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E-One, Inc. v. Oshkosh Truck Corp.


November 13, 2006


The opinion of the court was delivered by: Judge Robert W. Gettleman


Plaintiff E-One, Inc. ("E-One") filed a five-count complaint*fn1 against defendant Oshkosh Truck Corporation ("Oshkosh") alleging violations of federal and Illinois antitrust law, as well as tortious interference with prospective economic advantage. Defendant moved to dismiss the complaint for failure to state a claim pursuant to Fed. R. Civ. P. 12(b)(6). For the reasons stated below, the motion to dismiss is granted.


Plaintiff and defendant design and manufacture fire rescue vehicles and provide customers with after-sale coverage, which includes service, parts, and training. Both parties have a worldwide market. Defendant's market share in the Chicago region was 83.6% at the time of the actions described in the complaint; plaintiff's market share in the same region was 8.2%.

Beginning in 1991, plaintiff sold its products in the Chicago region through a dealer, Mid-America Truck and Equipment Company, Inc. ("Mid-America"). In the fall of 2005, Mid- America encountered financial troubles, and in September 2005 plaintiff entered negotiations with Inland Detroit Diesel Allison, Inc. ("Inland") to replace Mid-America as plaintiff's Chicago-area dealer.

Plaintiff alleges that by late February of 2006, Inland had "agreed in principle" to become plaintiff's dealer in the Chicago region. Inland contacted Allison Transmission ("Allison"), a company for whom Inland was the exclusive distributor. Allison manufactured transmissions and sold them through Inland to truck manufacturers, including defendant. Allison and Inland had a contract with a provision precluding Inland from selling and servicing other manufacturers' products within the same facilities used to sell Allison products. According to plaintiff, Inland asked Allison not to enforce this contractual provision, to which Allison agreed. Inland then began contacting plaintiff's customers to relay that Inland would be the new E-One dealer for the Chicago area.

According to plaintiff, E-One and Inland were to sign a formal contract on March 3, 2006. On that day, defendant called Inland to object to the agreement between Inland and plaintiff. Later that day, defendant again called to inform Inland that it would cancel its $17 million of annual business with Inland if Inland signed a contract with plaintiff. Such business consisted of providing services to Oshkosh trucks; Inland did not act as a dealer for Oshkosh products. Defendant also informed Inland that if the contract with plaintiff became final, Inland personnel would not be allowed into defendant's facilities to perform services pursuant to existing contracts between Inland and defendant.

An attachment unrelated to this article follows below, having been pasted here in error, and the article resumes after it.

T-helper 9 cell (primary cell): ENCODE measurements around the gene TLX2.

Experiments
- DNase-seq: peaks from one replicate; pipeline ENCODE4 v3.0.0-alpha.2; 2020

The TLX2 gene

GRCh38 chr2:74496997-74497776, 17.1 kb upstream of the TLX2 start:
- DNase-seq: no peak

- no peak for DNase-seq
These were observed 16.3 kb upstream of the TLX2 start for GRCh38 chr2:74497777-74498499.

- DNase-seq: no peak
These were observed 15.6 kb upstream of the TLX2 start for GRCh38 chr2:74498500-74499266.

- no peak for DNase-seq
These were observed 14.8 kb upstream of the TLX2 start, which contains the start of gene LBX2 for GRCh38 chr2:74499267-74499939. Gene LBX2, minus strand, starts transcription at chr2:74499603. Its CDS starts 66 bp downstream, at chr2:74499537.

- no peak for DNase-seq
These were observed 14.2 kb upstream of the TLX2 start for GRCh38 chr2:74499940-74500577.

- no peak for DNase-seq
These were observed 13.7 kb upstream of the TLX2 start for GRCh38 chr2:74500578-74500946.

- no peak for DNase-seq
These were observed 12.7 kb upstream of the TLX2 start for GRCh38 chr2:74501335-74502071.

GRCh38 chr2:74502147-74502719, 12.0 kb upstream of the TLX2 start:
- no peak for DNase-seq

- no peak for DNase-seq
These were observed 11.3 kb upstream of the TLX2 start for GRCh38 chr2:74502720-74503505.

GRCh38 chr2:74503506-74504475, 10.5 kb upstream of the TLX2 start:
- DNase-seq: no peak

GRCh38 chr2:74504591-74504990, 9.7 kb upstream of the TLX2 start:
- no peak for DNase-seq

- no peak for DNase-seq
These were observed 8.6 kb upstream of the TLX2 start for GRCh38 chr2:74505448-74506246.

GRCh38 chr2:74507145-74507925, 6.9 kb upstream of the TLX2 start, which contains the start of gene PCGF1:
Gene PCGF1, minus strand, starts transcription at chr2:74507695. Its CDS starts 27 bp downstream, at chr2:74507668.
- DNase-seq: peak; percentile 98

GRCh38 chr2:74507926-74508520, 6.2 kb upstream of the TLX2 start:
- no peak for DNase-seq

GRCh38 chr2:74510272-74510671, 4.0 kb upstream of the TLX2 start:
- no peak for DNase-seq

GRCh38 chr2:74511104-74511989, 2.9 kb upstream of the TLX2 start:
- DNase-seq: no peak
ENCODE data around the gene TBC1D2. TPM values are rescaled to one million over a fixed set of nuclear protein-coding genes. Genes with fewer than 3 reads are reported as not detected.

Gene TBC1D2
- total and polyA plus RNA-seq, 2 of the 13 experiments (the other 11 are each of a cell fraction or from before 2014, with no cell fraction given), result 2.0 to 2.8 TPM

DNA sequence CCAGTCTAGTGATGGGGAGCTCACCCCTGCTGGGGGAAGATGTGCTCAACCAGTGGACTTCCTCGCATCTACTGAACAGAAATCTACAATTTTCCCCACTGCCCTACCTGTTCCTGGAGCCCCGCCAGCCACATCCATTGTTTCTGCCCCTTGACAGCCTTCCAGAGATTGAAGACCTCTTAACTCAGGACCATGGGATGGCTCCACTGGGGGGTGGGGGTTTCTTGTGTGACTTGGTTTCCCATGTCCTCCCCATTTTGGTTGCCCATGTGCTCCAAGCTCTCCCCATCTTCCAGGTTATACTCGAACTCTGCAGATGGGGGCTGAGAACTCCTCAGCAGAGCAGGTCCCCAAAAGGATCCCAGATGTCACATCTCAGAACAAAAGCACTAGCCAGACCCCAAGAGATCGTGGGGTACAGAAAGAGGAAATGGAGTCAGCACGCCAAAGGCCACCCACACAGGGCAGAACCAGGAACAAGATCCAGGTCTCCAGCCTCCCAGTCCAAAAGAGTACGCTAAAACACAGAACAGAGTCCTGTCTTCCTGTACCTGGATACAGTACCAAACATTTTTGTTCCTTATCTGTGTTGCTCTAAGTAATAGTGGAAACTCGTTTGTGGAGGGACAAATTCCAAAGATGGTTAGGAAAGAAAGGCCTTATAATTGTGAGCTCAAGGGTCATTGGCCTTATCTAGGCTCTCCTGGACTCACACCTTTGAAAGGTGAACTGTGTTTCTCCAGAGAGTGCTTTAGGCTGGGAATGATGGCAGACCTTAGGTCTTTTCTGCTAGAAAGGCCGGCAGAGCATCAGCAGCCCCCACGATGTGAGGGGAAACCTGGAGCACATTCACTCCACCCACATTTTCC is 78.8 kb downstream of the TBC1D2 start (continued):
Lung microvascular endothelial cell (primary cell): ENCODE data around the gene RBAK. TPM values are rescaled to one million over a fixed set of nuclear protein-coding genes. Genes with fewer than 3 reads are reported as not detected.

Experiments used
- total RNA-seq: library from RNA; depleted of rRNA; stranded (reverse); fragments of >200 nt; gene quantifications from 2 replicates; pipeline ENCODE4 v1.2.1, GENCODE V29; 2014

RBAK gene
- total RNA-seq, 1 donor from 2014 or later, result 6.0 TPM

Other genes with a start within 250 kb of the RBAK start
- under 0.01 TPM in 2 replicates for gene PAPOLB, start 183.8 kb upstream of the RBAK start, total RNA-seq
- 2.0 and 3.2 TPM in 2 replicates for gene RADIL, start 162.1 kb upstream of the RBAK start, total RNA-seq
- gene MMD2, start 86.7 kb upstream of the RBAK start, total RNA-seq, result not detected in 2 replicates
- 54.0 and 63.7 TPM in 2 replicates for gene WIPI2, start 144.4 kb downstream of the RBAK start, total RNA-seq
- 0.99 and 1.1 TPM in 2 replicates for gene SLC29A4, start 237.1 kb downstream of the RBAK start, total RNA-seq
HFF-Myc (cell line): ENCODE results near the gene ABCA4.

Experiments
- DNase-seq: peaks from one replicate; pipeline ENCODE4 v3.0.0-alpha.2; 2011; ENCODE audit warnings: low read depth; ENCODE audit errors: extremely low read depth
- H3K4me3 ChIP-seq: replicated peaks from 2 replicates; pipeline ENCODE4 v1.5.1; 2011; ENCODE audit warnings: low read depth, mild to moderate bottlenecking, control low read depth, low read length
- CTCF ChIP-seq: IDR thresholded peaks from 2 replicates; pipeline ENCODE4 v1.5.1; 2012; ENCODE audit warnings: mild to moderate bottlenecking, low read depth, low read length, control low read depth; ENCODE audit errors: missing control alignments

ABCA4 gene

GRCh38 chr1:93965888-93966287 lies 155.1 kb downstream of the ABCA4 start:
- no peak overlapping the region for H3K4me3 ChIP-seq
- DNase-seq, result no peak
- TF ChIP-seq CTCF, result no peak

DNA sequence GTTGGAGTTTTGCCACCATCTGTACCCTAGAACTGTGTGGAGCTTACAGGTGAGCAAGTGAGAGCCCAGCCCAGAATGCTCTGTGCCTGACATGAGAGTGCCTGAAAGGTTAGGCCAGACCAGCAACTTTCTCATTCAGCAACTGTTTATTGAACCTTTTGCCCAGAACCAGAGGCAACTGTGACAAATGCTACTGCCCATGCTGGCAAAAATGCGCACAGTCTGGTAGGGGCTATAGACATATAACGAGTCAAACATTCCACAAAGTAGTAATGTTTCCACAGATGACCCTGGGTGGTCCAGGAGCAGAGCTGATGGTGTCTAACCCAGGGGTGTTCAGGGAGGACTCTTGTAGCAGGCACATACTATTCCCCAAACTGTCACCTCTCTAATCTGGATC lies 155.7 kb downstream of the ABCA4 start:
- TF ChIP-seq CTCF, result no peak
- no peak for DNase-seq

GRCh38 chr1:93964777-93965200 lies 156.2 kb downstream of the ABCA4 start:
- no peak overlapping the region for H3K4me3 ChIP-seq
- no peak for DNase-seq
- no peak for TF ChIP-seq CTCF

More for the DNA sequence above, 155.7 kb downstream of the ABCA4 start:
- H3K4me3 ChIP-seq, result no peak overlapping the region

Later that day, Allison contacted Inland to advise that it would enforce the contractual provision prohibiting Inland from selling plaintiff's products in facilities where Allison's products were also sold. Plaintiff alleges that Allison made this decision because of pressure from defendant. Additionally, Detroit Diesel Corporation ("Detroit"), a manufacturer for whom Inland was the exclusive dealer, advised Inland that defendant would prohibit Inland from providing service to Detroit products on defendant's property if Inland signed a contract with plaintiff.

On March 7, 2006, Inland told plaintiff that it was terminating the arrangement with plaintiff and would not execute a formal contract because it could not survive the loss of its account with defendant.


The purpose of a motion to dismiss is to test the sufficiency of the complaint, not to decide the merits. Gibson v. City of Chicago, 910 F.2d 1510, 1520 (7th Cir. 1990). Federal notice pleading requires only that the plaintiff "set out in her complaint a short and plain statement of the claim that will provide the defendant with fair notice of the claim." Scott v. City of Chicago, 195 F.3d 950, 951 (7th Cir. 1999). When ruling on a motion to dismiss, the court must accept all factual allegations in the complaint as true and draw all reasonable inferences in favor of the plaintiff. Szumny v. Am. Gen. Fin., Inc., 246 F.3d 1065, 1067 (7th Cir. 2001).

Counts I and II

Count I of the complaint alleges attempted monopolization in violation of § 2 of the Sherman Act, 15 U.S.C. § 2. Count II alleges a violation of § 3(3) of the Illinois Antitrust Act, 740 ILCS 10/3(3). Because § 3(3) of the Illinois Antitrust Act was modeled upon § 2 of the Sherman Act, Illinois courts apply federal antitrust law to resolve questions arising under the state statutory provision. Burris v. Panhandle E. Pipe Line Co., 935 F.2d 1469, 1479-80 (7th Cir. 1991); Gilbert's Ethan Allen Gallery v. Ethan Allen, Inc., 162 Ill. 2d 99, 104-08 (1994).*fn2